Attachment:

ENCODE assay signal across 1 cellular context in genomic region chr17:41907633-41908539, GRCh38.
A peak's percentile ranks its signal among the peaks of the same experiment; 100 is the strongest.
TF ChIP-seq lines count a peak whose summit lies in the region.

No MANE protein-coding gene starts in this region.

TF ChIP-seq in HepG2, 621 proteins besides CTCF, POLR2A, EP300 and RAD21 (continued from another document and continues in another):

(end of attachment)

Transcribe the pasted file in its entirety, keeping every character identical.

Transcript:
ENCODE assay signal across 1 cellular context in genomic region chr17:41907633-41908539, GRCh38.
A peak's percentile ranks its signal among the peaks of the same experiment; 100 is the strongest.
TF ChIP-seq lines count a peak whose summit lies in the region.

No MANE protein-coding gene starts in this region.

TF ChIP-seq in HepG2, 621 proteins besides CTCF, POLR2A, EP300 and RAD21 (continued from another document and continues in another):